How M.wenyonii spreads between cattle is currently unknown but arthropod vectors have been suggested as a possible mode of transmission. Arthropod transmission has been implicated in the spread of M.haemofelis between cats [7, 30]. In addition, transmission of Mycoplasma ovis by Culex annulirostris mosquitoes has been demonstrated in Australia . Extrapolating from this evidence, arthropod vectors could be a possible route of infection in cattle and this is supported by limited Animal Health and Plant Agency (AHPA) (formerly Animal Health and Veterinary Laboratories Agency (AHVLA)) data suggesting the presence of a seasonal incidence in M.wenyonii infection in cattle in the United Kingdom . It is also possible that management interventions that result in exposure of uninfected animals to blood from infected animals (e.g. vaccination, ear-tagging, dehorning, castrating etc.) may result in transmission of M.wenyonii, as has been suggested in other species . However, neither of these modes of transmission has been proven in cattle. Further work is warranted to determine the mode of transmission of Mycoplasma wenyonii in cattle and how this may affect the herd as a whole.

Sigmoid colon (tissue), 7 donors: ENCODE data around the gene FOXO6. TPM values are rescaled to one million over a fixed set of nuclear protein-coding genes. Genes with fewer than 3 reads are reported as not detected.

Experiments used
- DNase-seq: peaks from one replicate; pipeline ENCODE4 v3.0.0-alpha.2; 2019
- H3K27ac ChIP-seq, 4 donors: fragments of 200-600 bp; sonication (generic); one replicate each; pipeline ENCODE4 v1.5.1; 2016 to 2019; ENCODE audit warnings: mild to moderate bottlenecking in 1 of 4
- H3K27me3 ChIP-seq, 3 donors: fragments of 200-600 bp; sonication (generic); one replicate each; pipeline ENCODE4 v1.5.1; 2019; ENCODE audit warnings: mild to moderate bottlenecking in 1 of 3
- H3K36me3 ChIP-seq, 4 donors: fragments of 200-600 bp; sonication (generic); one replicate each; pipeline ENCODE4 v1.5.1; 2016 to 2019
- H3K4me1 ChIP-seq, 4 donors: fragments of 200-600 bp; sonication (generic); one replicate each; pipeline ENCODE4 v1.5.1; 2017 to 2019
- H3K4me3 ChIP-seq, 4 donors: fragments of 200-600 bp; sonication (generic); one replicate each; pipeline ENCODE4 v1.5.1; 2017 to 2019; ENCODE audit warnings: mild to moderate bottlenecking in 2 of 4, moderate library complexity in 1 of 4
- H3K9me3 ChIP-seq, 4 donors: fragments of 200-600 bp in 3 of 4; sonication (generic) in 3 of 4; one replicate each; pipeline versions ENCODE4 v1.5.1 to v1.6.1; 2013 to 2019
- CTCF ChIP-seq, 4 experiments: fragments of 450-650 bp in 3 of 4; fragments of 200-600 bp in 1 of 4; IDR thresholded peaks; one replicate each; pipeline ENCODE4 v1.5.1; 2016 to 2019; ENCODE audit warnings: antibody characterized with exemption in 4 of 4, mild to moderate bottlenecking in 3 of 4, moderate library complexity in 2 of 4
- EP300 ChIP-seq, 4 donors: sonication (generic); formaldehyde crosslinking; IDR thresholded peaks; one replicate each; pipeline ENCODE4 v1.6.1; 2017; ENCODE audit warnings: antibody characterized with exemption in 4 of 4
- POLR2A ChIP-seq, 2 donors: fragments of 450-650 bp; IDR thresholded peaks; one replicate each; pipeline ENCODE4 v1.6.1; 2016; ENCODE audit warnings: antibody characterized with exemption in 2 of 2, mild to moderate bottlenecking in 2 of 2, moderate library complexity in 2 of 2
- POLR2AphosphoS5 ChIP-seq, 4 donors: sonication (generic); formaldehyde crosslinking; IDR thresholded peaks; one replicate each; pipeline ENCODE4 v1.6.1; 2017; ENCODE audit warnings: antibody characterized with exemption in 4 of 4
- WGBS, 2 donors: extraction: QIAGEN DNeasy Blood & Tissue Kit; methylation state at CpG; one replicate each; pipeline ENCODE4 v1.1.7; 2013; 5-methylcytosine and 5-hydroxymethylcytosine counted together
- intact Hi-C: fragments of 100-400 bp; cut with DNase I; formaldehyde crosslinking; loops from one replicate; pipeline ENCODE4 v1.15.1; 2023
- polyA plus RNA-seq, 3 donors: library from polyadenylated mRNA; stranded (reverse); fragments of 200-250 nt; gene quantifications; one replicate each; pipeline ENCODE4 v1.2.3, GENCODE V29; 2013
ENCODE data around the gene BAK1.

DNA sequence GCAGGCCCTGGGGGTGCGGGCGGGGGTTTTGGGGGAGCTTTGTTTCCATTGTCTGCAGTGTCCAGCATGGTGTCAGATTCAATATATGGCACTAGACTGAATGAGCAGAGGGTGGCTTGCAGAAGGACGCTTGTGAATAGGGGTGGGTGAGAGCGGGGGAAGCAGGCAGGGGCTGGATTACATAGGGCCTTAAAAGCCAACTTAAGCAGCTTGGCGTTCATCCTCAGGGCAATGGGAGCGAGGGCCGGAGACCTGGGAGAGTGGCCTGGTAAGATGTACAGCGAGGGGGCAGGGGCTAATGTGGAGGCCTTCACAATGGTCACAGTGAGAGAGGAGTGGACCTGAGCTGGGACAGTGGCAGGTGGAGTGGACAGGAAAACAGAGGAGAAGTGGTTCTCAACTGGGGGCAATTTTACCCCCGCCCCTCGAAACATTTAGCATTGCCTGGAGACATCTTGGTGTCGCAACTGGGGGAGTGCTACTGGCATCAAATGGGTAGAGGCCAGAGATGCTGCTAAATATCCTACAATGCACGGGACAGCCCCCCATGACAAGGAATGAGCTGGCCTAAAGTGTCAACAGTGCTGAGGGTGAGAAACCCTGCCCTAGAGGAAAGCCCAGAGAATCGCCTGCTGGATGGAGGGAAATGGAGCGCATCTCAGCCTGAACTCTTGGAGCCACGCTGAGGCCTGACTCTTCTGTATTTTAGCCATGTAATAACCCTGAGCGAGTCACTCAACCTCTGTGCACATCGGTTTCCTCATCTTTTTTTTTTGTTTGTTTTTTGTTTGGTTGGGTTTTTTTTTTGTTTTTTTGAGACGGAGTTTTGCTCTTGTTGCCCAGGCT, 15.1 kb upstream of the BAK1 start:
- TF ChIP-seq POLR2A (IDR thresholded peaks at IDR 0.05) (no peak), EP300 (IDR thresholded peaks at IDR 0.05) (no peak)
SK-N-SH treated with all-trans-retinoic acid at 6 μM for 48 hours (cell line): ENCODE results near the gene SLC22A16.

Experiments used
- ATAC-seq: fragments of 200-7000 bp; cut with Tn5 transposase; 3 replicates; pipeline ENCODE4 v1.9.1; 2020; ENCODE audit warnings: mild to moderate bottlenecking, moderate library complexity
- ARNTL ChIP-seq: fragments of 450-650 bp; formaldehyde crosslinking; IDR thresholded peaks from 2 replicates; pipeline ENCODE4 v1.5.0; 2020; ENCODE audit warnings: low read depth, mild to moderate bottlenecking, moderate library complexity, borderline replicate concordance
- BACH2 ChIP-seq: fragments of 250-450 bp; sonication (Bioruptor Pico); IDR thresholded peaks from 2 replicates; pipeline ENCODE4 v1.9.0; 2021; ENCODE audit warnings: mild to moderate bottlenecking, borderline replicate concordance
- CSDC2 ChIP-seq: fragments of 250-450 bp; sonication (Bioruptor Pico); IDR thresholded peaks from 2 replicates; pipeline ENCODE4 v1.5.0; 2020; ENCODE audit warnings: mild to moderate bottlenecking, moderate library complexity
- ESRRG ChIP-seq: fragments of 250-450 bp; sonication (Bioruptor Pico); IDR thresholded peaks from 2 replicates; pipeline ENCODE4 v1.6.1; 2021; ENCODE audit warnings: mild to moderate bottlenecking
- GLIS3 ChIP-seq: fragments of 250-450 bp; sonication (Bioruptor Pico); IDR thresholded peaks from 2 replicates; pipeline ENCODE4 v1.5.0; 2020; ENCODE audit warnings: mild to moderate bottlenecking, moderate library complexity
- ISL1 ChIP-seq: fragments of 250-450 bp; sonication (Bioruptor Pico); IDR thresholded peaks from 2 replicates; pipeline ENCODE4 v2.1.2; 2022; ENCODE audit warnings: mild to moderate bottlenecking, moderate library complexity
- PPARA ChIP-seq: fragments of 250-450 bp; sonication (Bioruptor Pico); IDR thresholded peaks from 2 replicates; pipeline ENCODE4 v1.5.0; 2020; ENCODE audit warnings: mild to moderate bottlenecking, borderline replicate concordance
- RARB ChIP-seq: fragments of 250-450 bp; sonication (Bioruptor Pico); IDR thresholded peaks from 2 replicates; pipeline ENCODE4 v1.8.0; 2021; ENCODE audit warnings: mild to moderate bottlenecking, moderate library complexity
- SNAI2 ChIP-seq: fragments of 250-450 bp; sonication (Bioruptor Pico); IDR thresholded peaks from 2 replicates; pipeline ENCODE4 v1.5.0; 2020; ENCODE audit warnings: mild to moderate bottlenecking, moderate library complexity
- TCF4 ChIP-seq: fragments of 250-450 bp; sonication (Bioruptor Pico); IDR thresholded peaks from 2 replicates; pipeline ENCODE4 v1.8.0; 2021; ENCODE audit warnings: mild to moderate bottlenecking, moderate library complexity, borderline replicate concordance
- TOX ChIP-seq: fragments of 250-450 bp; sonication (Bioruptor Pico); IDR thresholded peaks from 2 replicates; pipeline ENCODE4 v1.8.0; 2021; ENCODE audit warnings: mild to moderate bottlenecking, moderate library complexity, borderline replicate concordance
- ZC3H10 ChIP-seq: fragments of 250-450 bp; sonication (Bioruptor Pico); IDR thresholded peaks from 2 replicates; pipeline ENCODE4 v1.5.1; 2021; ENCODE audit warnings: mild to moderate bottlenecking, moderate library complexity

The recommended treatments for M.wenyonii infection are tetracyclines, macrolides or fluoroquinolones [2, 29], all of which have readily accessible licensed formulations in the United Kingdom. The use of tetracyclines has been reported in cattle to result in short-term improvement in clinical signs, however treatment is unlikely to shorten the duration of disease [3, 9, 10]. Oxytetracycline and doxycycline have both been used in cats to successfully treat M.haemofelis  and Lester et al.  report a case of successful treatment of a dog infected with M.haemocanis (formerly Haemobartonella canis) with tetracycline .
It is possible that prompt treatment with antibiotics may prevent further production losses and spread to other animals in the herd; however, there are no reports of complete cure being achieved in cattle infected with M.wenyonii and it is likely that Mycoplasma wenyonii -infected cows, in common with other species infected with mycoplasmas, remain chronic carriers for the rest of their lives [3, 19]. There is little information available on the effect of chronic haemotropic Mycoplasma infection on production  and further study is warranted to determine whether a chronic carrier status affects the lifetime production of the infected animal.